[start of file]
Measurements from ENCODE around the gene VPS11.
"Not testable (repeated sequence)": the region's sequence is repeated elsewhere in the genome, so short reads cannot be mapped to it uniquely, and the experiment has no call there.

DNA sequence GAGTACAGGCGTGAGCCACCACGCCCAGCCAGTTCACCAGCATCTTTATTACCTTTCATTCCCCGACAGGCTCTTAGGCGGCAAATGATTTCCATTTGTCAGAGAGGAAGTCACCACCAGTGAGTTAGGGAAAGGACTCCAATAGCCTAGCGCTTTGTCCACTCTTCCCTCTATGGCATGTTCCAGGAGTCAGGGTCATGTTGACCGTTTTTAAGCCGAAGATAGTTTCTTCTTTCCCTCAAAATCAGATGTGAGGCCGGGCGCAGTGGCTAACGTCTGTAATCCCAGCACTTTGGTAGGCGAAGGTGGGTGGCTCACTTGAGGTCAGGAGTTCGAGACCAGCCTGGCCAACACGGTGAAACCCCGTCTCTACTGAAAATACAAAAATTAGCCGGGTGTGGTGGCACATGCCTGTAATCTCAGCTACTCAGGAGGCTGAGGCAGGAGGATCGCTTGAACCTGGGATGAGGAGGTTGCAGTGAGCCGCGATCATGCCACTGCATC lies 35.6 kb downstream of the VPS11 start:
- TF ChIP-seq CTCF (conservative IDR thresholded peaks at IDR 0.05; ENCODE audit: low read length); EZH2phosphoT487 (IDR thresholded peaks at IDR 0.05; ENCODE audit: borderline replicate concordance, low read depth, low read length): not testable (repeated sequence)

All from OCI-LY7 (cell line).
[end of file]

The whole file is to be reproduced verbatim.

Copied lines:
Measurements from ENCODE around the gene VPS11.
"Not testable (repeated sequence)": the region's sequence is repeated elsewhere in the genome, so short reads cannot be mapped to it uniquely, and the experiment has no call there.

DNA sequence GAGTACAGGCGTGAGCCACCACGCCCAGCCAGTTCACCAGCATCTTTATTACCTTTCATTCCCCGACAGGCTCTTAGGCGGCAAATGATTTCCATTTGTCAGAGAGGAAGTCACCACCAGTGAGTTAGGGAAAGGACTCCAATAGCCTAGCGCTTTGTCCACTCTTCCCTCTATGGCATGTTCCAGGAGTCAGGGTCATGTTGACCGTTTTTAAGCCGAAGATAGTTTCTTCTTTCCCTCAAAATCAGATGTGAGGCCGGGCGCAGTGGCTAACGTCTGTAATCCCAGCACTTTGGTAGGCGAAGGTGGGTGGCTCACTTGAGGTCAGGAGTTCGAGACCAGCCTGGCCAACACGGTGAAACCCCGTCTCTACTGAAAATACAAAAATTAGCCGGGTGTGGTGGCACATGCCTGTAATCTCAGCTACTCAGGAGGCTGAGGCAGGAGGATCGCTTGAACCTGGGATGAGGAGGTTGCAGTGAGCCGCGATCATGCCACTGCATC lies 35.6 kb downstream of the VPS11 start:
- TF ChIP-seq CTCF (conservative IDR thresholded peaks at IDR 0.05; ENCODE audit: low read length); EZH2phosphoT487 (IDR thresholded peaks at IDR 0.05; ENCODE audit: borderline replicate concordance, low read depth, low read length): not testable (repeated sequence)

All from OCI-LY7 (cell line).